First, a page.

M: I think it’s important to be honest but kind when a CP relationship isn’t working. I have a friend with whom I was once CPs, but turns out in spite of being friends, we’re not good critique partners. We were honest with each other about how it just wasn't working, returned to friendship with no hard feelings, and still support each other any way we can. Be up front about how you feel. CP relationships can be broken off without damaging actual relationships.
AM: How did you get to the point where you felt empowered to give feedback to other writers?
M: Practice. My MFA gave me a lot of practice, but another thing is reading published books and then talking about why I do and don’t like them. Not “I HATED THIS I WANT TO RAGE EAT IT!” but “I didn’t connect with this character because the third person narrative created too much distance and I felt their actions lacked motivation.” Talk about the things you read!

But really, you never feel qualified. That’s the whole game of writing. You never stop feeling like a big stupid fake while everyone else seems to know exactly what they’re doing.
So probably we should wrap this up and get back to writing the things we’re supposed to be writing. Any closing thoughts on CPs? Writing groups? How awesome I am?
AM: And modest, you mean? ;) But in all seriousness, I’m so grateful for Mackenzi and each of the wonderful writers I get to call my CPs. Finding CPs you really connect with can take time, but it’s totally worth it. However you do it. Online. In-person. Over the phone. It’s not just about exchanging feedback. It’s about having companions in the process of growing as a writer, and navigating the road ahead. Plus, though it’s not strictly necessary, you might end up with some new friends. And finding out I adore someone as much as I adore their work? One of the best moments in writing life.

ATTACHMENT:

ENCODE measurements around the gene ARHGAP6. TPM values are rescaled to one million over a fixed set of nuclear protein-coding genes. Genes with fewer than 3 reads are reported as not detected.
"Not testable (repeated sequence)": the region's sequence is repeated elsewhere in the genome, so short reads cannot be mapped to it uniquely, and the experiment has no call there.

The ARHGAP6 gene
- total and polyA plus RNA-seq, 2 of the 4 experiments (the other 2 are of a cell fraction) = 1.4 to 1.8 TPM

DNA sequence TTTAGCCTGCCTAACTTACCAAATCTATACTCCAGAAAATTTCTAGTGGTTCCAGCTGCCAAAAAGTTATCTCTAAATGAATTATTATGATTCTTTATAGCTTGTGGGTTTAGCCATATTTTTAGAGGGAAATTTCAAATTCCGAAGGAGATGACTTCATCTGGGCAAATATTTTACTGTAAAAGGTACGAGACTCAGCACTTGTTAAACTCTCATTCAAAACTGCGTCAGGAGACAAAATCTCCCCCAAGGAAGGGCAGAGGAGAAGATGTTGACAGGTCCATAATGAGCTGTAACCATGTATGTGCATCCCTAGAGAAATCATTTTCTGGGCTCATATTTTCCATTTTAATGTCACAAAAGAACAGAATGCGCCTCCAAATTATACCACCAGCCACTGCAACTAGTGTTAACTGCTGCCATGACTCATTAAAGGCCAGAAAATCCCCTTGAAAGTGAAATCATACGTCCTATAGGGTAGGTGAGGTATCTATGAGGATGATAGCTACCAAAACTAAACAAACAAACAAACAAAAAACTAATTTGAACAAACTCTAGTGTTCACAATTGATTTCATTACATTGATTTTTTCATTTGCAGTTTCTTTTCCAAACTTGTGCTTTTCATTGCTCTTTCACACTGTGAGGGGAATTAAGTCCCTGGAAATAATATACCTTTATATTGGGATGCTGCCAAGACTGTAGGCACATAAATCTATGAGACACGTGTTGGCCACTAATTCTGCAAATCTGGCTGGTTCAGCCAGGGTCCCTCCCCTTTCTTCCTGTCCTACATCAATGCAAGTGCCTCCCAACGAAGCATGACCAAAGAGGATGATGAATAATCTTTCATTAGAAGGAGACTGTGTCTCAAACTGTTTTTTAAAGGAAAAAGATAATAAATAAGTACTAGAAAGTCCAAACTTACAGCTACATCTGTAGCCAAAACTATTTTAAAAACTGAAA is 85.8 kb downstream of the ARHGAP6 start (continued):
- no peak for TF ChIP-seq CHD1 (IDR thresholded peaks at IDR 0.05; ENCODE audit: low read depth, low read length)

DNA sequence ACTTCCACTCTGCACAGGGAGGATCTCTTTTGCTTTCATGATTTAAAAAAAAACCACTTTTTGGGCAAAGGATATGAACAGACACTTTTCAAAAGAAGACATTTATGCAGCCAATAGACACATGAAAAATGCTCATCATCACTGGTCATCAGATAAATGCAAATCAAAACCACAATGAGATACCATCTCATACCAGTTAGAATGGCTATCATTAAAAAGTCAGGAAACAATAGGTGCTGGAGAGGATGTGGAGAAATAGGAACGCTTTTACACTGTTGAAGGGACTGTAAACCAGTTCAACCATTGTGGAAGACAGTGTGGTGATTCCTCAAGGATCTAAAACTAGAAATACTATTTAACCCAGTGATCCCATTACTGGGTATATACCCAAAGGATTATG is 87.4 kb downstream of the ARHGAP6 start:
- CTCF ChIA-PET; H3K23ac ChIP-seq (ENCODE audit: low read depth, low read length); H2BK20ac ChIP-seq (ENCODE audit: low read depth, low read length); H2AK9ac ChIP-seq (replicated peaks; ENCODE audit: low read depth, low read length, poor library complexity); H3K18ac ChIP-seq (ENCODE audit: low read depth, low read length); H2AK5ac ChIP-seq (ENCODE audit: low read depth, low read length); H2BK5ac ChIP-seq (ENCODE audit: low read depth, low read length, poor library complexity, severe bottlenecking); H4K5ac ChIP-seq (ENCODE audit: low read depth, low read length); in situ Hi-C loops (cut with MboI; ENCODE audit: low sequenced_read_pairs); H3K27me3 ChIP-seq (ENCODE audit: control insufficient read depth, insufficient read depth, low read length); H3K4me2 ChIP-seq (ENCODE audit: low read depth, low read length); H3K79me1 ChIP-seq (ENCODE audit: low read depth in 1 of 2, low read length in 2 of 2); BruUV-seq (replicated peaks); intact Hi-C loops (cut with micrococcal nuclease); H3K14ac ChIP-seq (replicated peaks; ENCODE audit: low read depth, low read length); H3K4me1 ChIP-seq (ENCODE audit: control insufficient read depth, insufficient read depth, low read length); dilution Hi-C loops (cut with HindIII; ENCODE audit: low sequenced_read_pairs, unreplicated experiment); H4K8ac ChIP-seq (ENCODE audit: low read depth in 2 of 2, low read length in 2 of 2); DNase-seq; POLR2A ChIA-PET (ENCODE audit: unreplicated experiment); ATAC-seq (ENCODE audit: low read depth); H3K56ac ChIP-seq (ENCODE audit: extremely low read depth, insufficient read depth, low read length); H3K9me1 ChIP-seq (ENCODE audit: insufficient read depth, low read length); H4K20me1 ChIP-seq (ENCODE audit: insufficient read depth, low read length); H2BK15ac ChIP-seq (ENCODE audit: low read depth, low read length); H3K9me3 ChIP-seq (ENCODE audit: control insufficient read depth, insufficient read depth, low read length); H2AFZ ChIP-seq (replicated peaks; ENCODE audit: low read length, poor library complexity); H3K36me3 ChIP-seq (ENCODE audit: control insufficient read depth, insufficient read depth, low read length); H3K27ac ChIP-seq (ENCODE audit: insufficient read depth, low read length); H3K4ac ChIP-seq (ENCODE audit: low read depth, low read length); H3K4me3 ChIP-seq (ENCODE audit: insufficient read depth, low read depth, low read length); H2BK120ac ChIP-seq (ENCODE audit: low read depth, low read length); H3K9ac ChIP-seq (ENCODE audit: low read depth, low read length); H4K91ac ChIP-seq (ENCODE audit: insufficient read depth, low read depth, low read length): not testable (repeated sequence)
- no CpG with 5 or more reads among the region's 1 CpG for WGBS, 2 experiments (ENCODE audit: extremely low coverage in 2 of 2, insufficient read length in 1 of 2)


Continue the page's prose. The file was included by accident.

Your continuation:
M: Ditto to all that.

Have more questions about critique partners that we didn't answer? Leave them in comments or ask us on Twitter!

Anna-Marie McLemore writes from her Mexican-American heritage, and her love both for cultures she grew up in and others she’s learned about along the way. Among her favorite things are fall leaves, Irish dancing, and lesser-known fairy tales. Her YA debut is THE WEIGHT OF FEATHERS, a magical realism story of traveling shows, girls who can make anyone believe in mermaids, and tightrope-walkers who wear wings.

Mackenzi Lee is reader, writer, bookseller, unapologetic fangirl, and fast talker. She holds an MFA from Simmons College in writing for children and young adults. Her young adult historical fantasy novel, THIS MONSTROUS THING will be published on September 22 by Katherine Tegen/HarperCollins. She loves Diet Coke, sweater weather, and Star Wars. On a perfect day, she can be found enjoying all three. She currently calls Boston home. Visit her online at her website, blog, or Twitter.